Xiao Hayes

    Classic Eggman art Member
    I was thinking about getting one too, I plugged my Mega Drive to the HD TVs at my home and the most modern one made some weird effects, while the older one just didn't get a good reception, similar to using an old CRT with the signal not enough tuned. My intention is finding a 15-17 inch TV, maybe even 19, made on the last days of CRTs so it at least works the best it can at any situation. I used to have a bigger one at the times of the gamecube, but who knows where is it now.

    Of course, I've never had headache issues as yours, so, if I were you, I would avoid any kind of unnecessary health risks. I was meddling with a CRT monitor a couple of years ago and it could easily give motion sickness to people not used to CRTs, I saw that. If you choose to buy and one, make sure you use it once in a very long while, or try someone else's TV before buying yours. You could also have some friend as a "guest star" and make him play instead of you, but I suppose that goes against what you want to do.
  6. Willie


    Each day the world turns Laugh 'til it all burns Member
    The ideal would be to be able to play older games on original hardware with strong accuracy. If devices like the Framemeister can sometimes be less accurate than emulation, then it defeats the purpose of trying old games on original hardware as a reference point. If it weren't for my headache issues, this would be a lot less complicated. PVM TV's sound interesting, but trying to get into RGB gaming sounds expensive compared to just buying a flat CRT for under $150. I'm not willing to mod a bunch of older consoles when I prefer playing most older games on emulation. But if that type of TV can massively fuck up my headache issues, then that's deeply concerning. I'm clueless what to do at this point. I wish older consoles didn't work so horribly on modern displays. I initially figured I would play a lot of games on both emulation and original hardware, but the vast majority of my footage to older games would be emulated. So the video quality for original hardware doesn't need to look godlike.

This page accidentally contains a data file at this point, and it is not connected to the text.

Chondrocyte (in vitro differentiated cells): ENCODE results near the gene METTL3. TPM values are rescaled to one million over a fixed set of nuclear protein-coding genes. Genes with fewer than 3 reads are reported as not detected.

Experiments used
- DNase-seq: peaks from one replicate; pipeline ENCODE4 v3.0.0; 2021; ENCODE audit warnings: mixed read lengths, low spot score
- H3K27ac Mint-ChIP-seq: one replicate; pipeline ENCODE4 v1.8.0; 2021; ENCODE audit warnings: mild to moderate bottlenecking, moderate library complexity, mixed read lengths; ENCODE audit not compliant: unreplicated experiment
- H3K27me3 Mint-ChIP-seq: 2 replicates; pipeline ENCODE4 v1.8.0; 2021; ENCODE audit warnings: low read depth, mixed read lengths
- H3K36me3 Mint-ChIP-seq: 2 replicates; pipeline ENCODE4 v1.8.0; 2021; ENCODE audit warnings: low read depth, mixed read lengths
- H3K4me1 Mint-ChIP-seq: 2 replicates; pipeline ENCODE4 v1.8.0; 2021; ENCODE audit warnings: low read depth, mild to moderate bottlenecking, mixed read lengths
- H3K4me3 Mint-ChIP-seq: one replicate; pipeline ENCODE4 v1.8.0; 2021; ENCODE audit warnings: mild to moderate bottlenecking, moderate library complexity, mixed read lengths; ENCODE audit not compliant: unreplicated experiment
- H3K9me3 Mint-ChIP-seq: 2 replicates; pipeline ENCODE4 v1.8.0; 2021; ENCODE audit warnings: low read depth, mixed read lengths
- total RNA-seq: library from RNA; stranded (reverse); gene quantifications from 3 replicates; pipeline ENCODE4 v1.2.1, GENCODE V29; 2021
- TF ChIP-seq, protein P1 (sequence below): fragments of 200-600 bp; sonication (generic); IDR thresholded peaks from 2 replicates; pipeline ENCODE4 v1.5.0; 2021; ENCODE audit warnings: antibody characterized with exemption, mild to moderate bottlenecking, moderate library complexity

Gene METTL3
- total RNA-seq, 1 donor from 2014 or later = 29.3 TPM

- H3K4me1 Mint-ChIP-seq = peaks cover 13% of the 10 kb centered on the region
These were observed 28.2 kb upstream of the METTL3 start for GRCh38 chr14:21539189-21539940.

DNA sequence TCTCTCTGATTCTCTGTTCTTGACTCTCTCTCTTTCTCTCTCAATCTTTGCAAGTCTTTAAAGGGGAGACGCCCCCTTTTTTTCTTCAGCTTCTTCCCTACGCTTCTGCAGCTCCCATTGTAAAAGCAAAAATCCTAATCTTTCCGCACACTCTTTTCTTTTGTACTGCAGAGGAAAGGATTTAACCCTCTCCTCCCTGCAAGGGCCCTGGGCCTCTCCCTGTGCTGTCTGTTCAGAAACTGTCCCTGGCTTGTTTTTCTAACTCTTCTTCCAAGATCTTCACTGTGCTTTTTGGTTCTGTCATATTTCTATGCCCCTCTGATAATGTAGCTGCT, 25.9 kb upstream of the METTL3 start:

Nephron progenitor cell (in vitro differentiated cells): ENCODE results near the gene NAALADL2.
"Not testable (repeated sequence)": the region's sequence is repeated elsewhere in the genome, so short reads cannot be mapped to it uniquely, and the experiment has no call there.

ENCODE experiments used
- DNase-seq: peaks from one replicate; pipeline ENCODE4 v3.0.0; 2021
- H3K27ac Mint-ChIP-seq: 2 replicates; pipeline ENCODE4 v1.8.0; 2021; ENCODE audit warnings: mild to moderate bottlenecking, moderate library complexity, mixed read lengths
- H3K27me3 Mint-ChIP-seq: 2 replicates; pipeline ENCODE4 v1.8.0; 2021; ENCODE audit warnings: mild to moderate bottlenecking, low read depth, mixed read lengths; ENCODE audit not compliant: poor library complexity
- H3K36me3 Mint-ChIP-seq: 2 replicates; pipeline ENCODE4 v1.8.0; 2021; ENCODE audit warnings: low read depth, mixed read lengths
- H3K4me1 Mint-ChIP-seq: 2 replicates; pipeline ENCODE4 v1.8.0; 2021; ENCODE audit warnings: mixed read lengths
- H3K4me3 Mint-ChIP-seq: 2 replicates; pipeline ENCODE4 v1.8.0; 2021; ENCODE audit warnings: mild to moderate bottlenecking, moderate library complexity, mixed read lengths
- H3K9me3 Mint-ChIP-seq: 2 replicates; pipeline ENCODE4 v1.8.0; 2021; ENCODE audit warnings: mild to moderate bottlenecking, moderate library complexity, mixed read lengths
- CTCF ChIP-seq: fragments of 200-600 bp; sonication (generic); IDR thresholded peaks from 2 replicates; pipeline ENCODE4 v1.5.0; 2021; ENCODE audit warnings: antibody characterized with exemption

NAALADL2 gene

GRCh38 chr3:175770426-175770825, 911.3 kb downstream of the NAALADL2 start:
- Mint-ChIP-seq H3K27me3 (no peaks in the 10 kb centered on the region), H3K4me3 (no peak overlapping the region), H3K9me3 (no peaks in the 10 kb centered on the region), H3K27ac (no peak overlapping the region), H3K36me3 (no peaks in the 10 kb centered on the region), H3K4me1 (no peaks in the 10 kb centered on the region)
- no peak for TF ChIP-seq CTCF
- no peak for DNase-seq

7. Willie


    Each day the world turns Laugh 'til it all burns Member
    After doing further research, I've decided to not get a CRT TV because of my headache issues and finances. If I need footage of PS1 and PS2 games on original hardware, I'll just use my 60GB PS3 until it inevitably kicks the bucket. I initially considered selling it before it randomly dies because EVERYONE I know who owned a 60GB PS3 had it die on them. I would try to find a way to get my PS2 working well on my monitor, but apparently the image quality is fucking garbage compared to other 6th gen systems. God bless Sony for their insufficient hardware. The PS2 for cutting corners in quality and the original 60GB PS3 for making a time bomb console with mediocre backwards compatibility. The fact a lot of people bought one of these machines for $600 at launch is amazing. Sony fanboys are way too forgiving. I miss the days when buying a system at launch didn't make me have to worry about it failing to survive a whole console generation. As for Nintendo systems prior to the GCN, I don't really plan to review N64 games and Higan emulates SNES games perfectly anyways. I'm not much of a fan of the NES library, so w/e.